Unfair procedure. Fair outcome?

Does an unfair procedure necessarily yield an unfair outcome? This was a question that was recently considered by the Supreme Court in London.


The appellant, TN, is a Vietnamese national. In January 2004, she claimed asylum in the UK on the basis of religious persecution. TN was granted temporary admission but absconded. Her asylum claim was refused in April 2004. In 2011, TN came back on the radar when she made new submissions to the Home Secretary. She was detained and removed to Vietnam in March 2012.

In 2014, the First-Tier Tribunal dismissed an appeal from the determination of the Home Secretary that TN was not entitled to asylum. That appeal was heard under the Tribunal Procedure (First-tier Tribunal) (Immigration and Asylum Chamber) Rules 2005 (2005 rules), which were then replaced by the Tribunal Procedure (First-tier Tribunal) (Immigration and Asylum Chamber) Rules 2014 (2014 rules).

In an unrelated case, the High Court quashed the 2014 rules because they were structurally unfair and unjust and created an unacceptable risk of unfairness. This was upheld on appeal in June 2015.

On foot of this, TN challenged the determination of her appeal, contending that the 2005 rules also fell to be quashed. She further contended that the decision of the First-Tier Tribunal in her case should automatically be quashed on that basis.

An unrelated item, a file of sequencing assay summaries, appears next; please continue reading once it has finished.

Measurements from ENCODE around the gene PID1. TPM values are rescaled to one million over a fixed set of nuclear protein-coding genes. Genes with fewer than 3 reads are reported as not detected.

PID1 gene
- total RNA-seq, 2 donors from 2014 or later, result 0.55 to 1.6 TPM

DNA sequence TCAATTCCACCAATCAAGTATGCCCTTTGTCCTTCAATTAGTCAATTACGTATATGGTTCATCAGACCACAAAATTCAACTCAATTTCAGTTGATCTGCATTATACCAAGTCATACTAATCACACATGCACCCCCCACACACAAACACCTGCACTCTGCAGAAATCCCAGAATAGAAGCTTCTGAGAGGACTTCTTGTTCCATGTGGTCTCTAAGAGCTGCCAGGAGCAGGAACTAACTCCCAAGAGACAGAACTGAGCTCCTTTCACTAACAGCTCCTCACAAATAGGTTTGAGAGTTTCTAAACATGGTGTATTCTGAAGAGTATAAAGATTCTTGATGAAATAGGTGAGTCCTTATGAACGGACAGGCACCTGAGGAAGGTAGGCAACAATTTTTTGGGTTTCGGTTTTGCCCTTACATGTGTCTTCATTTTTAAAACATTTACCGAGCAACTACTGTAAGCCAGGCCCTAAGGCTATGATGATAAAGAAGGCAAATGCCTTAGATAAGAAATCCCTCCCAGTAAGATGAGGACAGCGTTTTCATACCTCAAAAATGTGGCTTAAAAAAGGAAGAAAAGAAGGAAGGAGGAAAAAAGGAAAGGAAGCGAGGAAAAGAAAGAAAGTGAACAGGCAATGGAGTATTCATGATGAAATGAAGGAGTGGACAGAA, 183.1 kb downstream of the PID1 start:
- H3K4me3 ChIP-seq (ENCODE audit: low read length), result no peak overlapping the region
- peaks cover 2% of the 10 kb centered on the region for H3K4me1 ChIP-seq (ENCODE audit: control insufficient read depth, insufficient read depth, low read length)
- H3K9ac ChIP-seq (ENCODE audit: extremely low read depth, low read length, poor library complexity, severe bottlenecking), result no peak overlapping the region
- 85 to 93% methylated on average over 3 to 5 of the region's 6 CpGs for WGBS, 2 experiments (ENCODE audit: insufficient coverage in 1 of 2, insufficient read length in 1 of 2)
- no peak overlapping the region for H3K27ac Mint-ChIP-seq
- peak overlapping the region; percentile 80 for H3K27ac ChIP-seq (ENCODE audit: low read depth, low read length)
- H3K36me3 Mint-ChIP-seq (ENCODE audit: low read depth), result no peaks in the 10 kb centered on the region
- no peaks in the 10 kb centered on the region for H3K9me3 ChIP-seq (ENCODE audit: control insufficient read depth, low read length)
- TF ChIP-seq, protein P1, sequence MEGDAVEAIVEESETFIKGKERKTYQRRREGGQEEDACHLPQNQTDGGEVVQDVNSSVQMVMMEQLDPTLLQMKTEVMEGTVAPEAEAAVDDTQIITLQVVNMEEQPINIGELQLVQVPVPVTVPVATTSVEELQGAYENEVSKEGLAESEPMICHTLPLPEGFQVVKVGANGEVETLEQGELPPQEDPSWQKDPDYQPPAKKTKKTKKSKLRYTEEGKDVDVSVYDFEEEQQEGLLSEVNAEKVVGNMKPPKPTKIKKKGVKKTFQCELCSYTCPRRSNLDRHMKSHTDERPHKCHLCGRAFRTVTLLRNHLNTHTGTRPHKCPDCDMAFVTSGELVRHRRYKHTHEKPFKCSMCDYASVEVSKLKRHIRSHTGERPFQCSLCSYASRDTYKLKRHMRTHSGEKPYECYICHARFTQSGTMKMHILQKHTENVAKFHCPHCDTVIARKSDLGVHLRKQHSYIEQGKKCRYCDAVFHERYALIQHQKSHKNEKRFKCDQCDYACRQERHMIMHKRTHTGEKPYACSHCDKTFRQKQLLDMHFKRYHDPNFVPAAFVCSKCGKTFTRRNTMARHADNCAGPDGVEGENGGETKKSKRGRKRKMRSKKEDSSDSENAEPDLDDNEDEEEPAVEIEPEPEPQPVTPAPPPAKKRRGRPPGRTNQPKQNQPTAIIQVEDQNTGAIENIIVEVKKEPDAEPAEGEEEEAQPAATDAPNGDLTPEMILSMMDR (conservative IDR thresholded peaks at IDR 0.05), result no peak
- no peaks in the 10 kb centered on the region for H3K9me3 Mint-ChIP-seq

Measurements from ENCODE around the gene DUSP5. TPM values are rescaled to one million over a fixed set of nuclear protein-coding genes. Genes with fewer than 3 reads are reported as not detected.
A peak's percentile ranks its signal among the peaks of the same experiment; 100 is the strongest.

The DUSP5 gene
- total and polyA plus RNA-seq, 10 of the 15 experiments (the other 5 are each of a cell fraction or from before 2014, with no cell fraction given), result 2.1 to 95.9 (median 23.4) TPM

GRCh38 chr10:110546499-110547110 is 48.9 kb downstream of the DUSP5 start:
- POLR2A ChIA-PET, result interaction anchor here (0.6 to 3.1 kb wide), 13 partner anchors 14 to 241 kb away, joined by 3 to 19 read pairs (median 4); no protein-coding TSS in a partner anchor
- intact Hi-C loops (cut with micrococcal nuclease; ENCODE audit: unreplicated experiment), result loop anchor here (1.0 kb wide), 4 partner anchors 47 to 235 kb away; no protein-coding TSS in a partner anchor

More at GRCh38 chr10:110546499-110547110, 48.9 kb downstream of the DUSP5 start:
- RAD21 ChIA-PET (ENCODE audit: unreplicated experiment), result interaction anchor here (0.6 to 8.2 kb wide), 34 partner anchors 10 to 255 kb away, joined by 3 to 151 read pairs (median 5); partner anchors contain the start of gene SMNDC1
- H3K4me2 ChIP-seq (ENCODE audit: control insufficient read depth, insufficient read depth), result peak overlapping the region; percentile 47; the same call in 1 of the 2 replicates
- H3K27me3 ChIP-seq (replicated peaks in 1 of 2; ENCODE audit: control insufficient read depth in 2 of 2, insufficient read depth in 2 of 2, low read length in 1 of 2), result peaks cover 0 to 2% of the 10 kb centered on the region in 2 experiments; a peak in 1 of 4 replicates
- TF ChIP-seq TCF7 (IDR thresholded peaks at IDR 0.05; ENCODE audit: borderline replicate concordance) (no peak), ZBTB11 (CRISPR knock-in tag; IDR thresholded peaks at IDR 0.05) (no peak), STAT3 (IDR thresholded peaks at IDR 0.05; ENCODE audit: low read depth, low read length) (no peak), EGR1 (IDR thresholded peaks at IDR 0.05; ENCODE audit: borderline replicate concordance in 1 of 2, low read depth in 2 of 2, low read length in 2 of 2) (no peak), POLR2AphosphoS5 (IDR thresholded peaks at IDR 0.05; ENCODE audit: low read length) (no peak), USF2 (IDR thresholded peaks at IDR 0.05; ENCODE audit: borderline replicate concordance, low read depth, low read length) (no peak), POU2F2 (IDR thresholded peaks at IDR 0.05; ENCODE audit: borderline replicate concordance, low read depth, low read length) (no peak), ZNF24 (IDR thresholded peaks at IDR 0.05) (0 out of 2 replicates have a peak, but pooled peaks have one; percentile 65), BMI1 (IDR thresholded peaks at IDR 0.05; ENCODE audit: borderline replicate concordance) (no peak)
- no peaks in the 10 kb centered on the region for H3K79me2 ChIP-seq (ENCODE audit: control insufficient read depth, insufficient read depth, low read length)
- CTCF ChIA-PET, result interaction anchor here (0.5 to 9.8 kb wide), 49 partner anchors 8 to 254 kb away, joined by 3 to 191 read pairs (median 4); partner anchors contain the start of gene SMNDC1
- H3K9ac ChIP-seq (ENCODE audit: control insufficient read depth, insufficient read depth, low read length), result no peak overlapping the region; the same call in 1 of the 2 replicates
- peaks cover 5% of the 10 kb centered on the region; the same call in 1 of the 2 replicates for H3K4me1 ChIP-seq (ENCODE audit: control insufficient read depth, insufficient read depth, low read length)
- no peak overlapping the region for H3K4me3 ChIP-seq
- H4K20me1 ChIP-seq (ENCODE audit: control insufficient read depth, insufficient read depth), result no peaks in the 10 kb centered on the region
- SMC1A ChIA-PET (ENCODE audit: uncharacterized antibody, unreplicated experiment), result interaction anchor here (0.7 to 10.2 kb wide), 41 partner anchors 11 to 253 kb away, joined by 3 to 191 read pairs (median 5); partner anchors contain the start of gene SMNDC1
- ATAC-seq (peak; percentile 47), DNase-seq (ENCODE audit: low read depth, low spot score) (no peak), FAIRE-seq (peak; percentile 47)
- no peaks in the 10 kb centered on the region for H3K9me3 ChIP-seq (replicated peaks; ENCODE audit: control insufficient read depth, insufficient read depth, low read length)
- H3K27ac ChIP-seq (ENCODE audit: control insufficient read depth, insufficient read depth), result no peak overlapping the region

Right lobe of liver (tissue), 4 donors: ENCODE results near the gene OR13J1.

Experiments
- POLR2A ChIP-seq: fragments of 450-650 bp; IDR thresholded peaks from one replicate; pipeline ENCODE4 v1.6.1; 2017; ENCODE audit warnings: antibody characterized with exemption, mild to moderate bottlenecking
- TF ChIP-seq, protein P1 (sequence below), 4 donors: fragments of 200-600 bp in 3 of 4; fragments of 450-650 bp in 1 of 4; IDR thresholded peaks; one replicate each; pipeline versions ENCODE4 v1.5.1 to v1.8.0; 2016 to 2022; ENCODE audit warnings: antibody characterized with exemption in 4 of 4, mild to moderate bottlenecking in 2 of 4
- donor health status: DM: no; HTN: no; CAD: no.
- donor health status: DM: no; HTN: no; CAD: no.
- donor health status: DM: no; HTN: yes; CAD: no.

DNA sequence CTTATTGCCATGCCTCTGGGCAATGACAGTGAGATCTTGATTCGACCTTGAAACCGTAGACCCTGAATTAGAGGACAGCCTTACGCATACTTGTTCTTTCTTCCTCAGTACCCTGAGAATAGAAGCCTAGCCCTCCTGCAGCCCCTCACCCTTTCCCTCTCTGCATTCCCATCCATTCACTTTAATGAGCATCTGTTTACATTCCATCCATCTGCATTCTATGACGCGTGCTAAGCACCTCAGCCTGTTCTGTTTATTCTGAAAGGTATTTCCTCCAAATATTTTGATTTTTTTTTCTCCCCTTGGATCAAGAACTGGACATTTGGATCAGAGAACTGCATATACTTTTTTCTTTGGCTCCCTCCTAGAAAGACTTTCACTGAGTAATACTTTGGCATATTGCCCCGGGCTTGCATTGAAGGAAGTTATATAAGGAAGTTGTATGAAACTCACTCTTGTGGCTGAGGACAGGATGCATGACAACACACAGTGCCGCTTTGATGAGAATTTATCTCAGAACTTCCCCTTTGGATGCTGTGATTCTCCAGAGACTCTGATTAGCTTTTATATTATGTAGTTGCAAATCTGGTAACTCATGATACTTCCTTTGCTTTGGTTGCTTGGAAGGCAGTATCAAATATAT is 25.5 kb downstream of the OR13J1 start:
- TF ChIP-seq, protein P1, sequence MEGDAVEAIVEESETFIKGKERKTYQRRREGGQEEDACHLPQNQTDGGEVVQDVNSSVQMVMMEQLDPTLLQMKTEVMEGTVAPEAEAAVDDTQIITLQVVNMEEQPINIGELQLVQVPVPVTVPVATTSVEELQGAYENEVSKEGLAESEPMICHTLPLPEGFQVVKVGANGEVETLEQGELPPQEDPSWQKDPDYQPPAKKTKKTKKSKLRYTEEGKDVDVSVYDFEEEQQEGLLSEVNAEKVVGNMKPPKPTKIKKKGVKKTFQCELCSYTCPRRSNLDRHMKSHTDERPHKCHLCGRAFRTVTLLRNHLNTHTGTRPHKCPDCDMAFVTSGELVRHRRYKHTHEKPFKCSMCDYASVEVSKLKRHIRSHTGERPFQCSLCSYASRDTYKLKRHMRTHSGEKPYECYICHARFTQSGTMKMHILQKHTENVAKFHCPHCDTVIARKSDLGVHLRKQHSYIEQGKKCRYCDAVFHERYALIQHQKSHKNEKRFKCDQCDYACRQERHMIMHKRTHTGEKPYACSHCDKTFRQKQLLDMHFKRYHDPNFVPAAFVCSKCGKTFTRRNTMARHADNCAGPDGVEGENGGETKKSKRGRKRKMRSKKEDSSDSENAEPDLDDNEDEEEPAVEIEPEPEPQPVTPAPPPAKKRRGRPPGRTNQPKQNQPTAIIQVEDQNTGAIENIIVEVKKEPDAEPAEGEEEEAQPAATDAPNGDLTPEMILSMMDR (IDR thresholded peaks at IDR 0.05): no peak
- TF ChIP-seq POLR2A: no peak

The High Court, agreeing that the 2005 rules should be quashed, did not consider that the decision of the First-Tier Tribunal had been shown to be unfair in TN’s case. This was upheld by the Court of Appeal.


In the Supreme Court, Lady Arden considered that the structural unfairness of the 2005 rules did not mean that the hearing was unfair in TN’s case.

The position is analogous to saying that an institution is institutionally unfair or biased. An institution can be institutionally unfair or biased without every single person within it having the same approach or attitude or every single person who comes into contact with the institution being treated in an unfair or biased way.


TN did not present as a ‘reliable historian’. Her appeal was dismissed.

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R. (TN (Vietnam)) v Home Secretary [2021] UKSC 41

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